Journal of a voyage to New South Wales: with sixty-five plates of non descript animals, birds, ... and other natural productions by John White ...
White, John, 1757 or 8-1832.

16th. We pursued our route westward, proceeding many miles inland, without being able to trace, by a single vestige, that the natives had been recently in those parts. We saw, however, some proofs of their ingenuity, in various figures cut on the smooth surface of some large stones. They con∣sisted chiefly of representations of themselves in different attitudes, of their canoes, of several sorts of fish and animals; and, considering the rudeness of the instruments with which the figures must have been executed, they seemed to ex∣hibit tolerably strong likenesses. On the stones, where the natives had been thus exercising their abilities in sculpture, were several weather-beaten shells. The country all around this place was rather high and rocky; and the soil arid, parched, and inhospitable.

In the evening, after a long and fatiguing march, we fell in with the north-west branch of Port Jackson harbour. Here the two seamen, overcome with fatigue, and having their shoes torn from their feet through the ruggedness of the road along which we had travelled, could proceed no further. This circumstance induced the governor to consign them to Page  142the care of Lieutenant Ball, and a marine, supplying them with provisions sufficient to last them till they reached the ships. His excellency, with the rest of the party, pushed on to the westward, by the water side, in hopes of finding better land, and a more open country. About four o'clock in the afternoon we came to a steep valley, where the flow∣ing of the tide ceased, and a fresh-water stream commenced. Here, in the most desert, wild, and solitary seclusion that the imagination can form any idea of, we took up our abode for the night; dressed our provisions, washed our shirts and stockings, and turned our inconvenient situation to the best advantage in our power. Saw this day the Anomalous Hornbill, of which a plate is annexed. This bird is so very singular in its several characteristics, that it can scarcely be said to which of the present known genera to refer it. In the bill it seems most allied to the hornbill, but the legs are those of a toucan, and the tongue is more like that of a crow than any other: it must therefore be left to future ornitho∣logists to determine the point, resting here satisfied with describing its external appearance.

The size of the body is not much less than that of a crow: the bill is very large, and bent, particularly at the tip of the Page  [unnumbered]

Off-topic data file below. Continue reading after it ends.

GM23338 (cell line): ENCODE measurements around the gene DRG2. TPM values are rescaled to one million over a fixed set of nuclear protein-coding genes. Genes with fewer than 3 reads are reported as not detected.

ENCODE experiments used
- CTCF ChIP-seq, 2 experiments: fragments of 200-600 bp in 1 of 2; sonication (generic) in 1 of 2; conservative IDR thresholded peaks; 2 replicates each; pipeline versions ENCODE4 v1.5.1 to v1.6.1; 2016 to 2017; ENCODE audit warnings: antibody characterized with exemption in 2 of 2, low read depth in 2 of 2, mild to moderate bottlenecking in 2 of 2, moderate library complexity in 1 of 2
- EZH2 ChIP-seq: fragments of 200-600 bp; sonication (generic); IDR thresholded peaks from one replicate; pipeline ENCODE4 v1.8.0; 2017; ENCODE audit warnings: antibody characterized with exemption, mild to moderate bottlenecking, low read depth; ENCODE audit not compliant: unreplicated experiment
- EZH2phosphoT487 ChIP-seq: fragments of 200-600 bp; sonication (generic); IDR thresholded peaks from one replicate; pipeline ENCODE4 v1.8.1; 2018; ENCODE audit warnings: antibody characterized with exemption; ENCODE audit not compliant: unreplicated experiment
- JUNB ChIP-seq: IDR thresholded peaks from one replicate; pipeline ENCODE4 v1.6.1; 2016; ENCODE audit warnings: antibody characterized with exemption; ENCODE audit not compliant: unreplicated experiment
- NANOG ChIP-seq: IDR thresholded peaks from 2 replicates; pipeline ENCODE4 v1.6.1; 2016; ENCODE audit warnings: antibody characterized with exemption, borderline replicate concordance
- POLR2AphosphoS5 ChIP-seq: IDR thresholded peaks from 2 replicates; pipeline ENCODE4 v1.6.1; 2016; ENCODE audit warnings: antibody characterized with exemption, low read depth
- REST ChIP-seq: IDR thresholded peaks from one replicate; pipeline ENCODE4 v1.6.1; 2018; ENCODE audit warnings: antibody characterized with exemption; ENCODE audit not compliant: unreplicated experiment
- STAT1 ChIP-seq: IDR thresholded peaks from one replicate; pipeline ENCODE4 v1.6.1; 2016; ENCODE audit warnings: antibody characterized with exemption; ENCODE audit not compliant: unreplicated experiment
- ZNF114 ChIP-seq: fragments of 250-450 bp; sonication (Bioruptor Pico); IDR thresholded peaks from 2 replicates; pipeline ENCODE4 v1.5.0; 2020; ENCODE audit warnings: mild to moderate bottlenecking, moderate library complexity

[illustration]
Anamolous Hernbill
[depiction of bird]
Page  143upper mandible; the nostrils and space round the eyes are bare and red; the head, neck, and all beneath, are of a pale grey, crossed over the thighs with dusky lines; the back and wings dusky lead-colour, with the end of each feather black; the tail is long and wedge-shaped, the fea∣thers white at the ends; near which is a bar of black. The bill and legs are brown; the toes are placed two before and two behind, as in the parrot or toucan genus.

This singular bird was met with at New Holland, from whence three or four specimens have found their way to England, but whether it is a numerous species has not been mentioned.

The next morning we hid our tents and the remains of our provisions, and with only a little rum, and a small quantity of bread, made a forced march into the country, to the westward, of about fourteen miles, without being able to succeed in the object of our search, which was for good land well watered. Indeed, the land here, although covered with an endless wood, was better than the parts which we had already explored. Finding it, however, very unlikely that we should be able to penetrate through this immense forest, and circumstanced as we were, it was Page  144thought more prudent to return. We, accordingly, after an expeditious walk, reached the stream from whence we had set out in the morning, and taking up the tents and provisions which we had left, proceeded a little farther down, to the flowing of the tide, and there pitched our tents for the night; during which it rained very heavily, with thunder and lightning. The Wattled Bee-eater, of which a plate is annexed, fell in our way during the course of the day. This bird is the size of a missel thrush, but much larger in proportion; its total length being about fourteen inches. The feathers on the upper part of the head, longer than the rest, give the appearance of a crest; those of the un∣der part are smooth; the plumage for the most part is brown, the feathers long and pointed, and each feather has a streak of white down the middle; under the eye, on each side, is a kind of wattle, of an orange colour; the middle of the belly is yellow; the tail is wedge-shaped, similar to that of the magpie, and the feathers tipped with white; the bill and legs are brown.

This bird seems to be peculiar to New Holland, and is un∣doubtedly a species which has not hitherto been described.